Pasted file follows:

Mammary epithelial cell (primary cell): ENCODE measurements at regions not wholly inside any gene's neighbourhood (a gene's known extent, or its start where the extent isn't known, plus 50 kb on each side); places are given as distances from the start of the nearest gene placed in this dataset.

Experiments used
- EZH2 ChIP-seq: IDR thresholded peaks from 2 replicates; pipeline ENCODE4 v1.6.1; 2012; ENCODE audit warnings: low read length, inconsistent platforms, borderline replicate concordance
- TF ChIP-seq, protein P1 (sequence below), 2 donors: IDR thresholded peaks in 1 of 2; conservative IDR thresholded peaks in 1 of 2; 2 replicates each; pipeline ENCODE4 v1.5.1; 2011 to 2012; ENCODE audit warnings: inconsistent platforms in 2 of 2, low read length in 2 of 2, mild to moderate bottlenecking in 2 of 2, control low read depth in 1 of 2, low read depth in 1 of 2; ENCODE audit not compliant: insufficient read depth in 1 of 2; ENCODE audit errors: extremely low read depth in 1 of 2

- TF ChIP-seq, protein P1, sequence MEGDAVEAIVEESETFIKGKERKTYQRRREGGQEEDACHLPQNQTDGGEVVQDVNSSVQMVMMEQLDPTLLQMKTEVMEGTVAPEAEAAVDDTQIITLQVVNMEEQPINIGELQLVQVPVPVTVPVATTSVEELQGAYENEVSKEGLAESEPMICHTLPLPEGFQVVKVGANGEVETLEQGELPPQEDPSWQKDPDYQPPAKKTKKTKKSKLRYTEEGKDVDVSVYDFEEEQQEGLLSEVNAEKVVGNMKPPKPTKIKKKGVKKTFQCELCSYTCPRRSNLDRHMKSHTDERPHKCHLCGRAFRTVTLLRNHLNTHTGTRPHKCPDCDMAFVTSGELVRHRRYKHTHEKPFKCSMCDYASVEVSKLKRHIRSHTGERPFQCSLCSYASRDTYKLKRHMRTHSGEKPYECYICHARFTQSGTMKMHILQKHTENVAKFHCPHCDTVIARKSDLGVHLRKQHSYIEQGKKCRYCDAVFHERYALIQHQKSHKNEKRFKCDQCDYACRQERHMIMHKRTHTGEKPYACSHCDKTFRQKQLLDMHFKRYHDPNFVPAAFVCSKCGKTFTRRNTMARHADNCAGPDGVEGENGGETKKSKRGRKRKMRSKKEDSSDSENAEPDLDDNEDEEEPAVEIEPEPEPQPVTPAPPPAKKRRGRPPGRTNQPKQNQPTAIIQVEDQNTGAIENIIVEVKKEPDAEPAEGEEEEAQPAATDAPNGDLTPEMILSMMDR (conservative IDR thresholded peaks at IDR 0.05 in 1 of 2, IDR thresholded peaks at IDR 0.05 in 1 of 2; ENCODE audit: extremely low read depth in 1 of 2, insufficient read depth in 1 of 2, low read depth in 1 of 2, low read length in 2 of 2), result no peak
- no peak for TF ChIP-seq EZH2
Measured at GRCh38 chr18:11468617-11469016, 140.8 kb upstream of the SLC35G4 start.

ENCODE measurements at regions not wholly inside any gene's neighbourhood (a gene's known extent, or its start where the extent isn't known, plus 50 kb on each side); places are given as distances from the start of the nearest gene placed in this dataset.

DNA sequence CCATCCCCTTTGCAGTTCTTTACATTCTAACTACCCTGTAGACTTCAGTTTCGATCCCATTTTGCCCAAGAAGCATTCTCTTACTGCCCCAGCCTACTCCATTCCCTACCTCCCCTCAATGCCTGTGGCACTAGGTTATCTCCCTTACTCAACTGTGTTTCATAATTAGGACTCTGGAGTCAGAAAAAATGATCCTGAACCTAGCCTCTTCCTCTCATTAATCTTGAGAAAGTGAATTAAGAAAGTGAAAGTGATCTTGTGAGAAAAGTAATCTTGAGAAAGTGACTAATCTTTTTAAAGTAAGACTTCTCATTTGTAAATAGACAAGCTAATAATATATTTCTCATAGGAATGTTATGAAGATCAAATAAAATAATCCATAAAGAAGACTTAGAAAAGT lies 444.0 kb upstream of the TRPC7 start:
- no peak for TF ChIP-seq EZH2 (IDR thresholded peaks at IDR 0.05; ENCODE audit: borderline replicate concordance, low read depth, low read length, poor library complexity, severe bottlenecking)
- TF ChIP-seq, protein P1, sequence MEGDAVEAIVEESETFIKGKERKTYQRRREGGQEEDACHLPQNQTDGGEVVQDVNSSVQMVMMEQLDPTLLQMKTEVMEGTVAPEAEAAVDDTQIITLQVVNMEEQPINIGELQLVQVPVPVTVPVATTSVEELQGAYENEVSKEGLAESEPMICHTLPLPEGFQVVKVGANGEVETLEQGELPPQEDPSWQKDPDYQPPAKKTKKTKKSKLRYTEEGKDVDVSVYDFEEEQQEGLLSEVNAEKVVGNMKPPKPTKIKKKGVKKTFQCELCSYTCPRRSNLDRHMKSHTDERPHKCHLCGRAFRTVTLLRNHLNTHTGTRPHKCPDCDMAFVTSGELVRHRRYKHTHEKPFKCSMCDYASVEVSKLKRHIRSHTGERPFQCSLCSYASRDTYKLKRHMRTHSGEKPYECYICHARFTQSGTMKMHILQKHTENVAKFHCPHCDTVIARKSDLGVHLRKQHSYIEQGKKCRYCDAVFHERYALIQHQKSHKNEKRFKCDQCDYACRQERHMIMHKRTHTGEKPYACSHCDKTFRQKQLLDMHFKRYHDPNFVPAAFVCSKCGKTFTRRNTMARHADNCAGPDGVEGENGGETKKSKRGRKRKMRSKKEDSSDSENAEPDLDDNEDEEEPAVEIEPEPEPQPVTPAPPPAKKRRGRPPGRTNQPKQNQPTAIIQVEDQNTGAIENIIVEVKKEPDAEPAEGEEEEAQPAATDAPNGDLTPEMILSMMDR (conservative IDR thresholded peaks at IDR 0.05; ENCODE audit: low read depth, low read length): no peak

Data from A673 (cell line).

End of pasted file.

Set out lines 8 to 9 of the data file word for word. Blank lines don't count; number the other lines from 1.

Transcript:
ENCODE measurements at regions not wholly inside any gene's neighbourhood (a gene's known extent, or its start where the extent isn't known, plus 50 kb on each side); places are given as distances from the start of the nearest gene placed in this dataset.

DNA sequence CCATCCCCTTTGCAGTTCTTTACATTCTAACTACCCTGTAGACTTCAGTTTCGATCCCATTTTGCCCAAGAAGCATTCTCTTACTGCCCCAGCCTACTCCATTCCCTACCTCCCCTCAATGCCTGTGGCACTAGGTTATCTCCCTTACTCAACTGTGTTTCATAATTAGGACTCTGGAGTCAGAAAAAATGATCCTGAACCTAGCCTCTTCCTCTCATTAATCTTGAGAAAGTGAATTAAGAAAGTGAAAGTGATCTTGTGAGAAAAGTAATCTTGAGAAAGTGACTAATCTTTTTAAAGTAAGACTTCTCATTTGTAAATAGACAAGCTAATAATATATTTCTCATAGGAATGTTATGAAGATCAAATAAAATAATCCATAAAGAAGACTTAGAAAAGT lies 444.0 kb upstream of the TRPC7 start: